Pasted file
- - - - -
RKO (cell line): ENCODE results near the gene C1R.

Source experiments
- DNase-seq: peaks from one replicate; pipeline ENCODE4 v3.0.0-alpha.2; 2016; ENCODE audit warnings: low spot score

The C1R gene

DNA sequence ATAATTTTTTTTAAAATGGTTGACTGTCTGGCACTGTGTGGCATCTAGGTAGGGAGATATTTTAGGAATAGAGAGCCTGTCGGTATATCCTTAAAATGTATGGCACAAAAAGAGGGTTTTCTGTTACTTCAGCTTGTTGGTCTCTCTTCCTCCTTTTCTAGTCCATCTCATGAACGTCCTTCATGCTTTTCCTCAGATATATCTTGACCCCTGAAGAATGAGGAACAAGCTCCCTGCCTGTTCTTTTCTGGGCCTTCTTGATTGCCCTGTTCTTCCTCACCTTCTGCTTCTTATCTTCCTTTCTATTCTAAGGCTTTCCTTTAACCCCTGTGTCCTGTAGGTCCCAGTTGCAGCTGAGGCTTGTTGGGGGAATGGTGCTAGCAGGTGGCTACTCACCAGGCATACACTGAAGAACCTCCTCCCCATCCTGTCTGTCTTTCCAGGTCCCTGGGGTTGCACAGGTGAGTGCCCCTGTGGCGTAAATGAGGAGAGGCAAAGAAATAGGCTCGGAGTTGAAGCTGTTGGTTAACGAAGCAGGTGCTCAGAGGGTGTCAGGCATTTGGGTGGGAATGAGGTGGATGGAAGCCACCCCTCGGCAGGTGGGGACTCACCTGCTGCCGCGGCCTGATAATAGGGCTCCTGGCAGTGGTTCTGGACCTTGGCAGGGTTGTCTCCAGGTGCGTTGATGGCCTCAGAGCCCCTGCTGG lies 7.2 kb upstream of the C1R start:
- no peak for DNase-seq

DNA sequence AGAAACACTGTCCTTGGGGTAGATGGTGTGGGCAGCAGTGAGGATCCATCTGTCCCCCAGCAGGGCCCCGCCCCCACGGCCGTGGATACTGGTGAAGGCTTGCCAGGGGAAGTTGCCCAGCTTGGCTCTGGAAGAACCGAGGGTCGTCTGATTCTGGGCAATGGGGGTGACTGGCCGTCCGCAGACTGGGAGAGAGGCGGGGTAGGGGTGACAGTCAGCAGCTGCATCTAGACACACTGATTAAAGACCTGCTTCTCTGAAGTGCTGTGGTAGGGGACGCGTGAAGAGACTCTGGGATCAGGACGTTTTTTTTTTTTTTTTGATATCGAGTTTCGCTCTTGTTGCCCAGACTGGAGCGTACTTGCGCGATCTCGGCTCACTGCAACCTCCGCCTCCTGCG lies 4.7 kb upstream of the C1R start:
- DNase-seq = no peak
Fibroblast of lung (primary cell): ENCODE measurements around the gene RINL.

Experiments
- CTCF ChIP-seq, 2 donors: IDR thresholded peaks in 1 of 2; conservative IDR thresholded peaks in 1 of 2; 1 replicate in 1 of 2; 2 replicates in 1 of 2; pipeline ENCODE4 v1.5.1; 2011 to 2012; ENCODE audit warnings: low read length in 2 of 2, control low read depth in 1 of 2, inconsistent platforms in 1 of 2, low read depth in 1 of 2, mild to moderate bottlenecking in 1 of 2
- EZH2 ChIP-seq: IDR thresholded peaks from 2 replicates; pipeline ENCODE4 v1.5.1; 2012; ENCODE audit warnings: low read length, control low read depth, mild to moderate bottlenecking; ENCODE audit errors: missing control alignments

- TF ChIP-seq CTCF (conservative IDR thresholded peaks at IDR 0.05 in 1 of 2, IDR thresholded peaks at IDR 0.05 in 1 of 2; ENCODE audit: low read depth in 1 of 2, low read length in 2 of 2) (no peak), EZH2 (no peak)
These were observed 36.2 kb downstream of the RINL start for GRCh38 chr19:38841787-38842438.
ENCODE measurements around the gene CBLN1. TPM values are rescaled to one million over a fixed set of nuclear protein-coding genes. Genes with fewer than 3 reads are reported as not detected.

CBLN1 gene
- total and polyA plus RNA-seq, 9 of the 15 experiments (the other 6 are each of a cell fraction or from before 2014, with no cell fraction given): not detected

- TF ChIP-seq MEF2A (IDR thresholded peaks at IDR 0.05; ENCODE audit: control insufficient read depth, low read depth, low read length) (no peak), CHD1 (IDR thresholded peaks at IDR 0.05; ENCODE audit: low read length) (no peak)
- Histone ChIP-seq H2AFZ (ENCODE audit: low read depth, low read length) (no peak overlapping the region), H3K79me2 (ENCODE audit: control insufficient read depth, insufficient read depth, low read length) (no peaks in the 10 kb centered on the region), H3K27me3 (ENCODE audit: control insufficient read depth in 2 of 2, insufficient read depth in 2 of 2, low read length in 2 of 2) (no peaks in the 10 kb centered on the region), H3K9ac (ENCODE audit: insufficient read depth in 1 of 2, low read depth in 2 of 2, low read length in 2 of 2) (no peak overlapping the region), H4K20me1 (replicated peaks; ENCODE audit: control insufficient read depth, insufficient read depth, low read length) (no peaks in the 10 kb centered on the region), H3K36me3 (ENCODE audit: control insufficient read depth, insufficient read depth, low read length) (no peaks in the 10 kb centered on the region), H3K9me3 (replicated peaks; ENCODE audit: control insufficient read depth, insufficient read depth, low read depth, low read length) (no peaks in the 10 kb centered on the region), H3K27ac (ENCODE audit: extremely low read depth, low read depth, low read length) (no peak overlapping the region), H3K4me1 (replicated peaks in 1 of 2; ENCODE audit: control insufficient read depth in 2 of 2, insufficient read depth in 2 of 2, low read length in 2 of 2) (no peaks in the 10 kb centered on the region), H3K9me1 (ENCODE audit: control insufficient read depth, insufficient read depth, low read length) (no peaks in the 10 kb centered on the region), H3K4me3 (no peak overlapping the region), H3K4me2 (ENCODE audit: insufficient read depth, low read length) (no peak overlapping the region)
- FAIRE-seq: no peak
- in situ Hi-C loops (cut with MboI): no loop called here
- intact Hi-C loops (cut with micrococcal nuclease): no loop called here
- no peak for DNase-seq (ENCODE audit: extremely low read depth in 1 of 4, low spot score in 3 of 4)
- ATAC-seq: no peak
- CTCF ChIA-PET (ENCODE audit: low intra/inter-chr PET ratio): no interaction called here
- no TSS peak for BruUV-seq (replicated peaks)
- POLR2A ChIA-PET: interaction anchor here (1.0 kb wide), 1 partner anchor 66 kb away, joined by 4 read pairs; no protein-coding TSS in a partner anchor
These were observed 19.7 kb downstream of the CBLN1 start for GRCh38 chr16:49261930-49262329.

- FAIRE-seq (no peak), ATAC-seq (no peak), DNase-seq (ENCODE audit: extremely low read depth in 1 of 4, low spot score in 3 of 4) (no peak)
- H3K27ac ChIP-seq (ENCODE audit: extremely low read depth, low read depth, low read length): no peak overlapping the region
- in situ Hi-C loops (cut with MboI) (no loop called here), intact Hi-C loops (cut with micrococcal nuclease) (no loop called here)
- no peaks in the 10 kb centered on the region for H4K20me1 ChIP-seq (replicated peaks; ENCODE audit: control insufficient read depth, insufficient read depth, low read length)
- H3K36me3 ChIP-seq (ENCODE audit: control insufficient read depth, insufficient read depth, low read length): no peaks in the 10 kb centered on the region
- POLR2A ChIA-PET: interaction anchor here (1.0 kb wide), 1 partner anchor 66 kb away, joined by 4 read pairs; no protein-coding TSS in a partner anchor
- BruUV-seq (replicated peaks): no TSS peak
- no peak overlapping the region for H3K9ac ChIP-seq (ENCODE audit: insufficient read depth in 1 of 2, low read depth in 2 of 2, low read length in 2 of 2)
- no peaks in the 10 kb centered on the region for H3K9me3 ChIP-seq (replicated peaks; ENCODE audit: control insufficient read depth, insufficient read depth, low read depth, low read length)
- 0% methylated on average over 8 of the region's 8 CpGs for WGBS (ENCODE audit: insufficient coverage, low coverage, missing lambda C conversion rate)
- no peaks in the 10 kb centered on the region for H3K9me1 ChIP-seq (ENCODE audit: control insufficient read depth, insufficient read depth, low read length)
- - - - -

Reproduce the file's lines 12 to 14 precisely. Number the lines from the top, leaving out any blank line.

- EZH2 ChIP-seq: IDR thresholded peaks from 2 replicates; pipeline ENCODE4 v1.5.1; 2012; ENCODE audit warnings: low read length, control low read depth, mild to moderate bottlenecking; ENCODE audit errors: missing control alignments

- TF ChIP-seq CTCF (conservative IDR thresholded peaks at IDR 0.05 in 1 of 2, IDR thresholded peaks at IDR 0.05 in 1 of 2; ENCODE audit: low read depth in 1 of 2, low read length in 2 of 2) (no peak), EZH2 (no peak)
These were observed 36.2 kb downstream of the RINL start for GRCh38 chr19:38841787-38842438.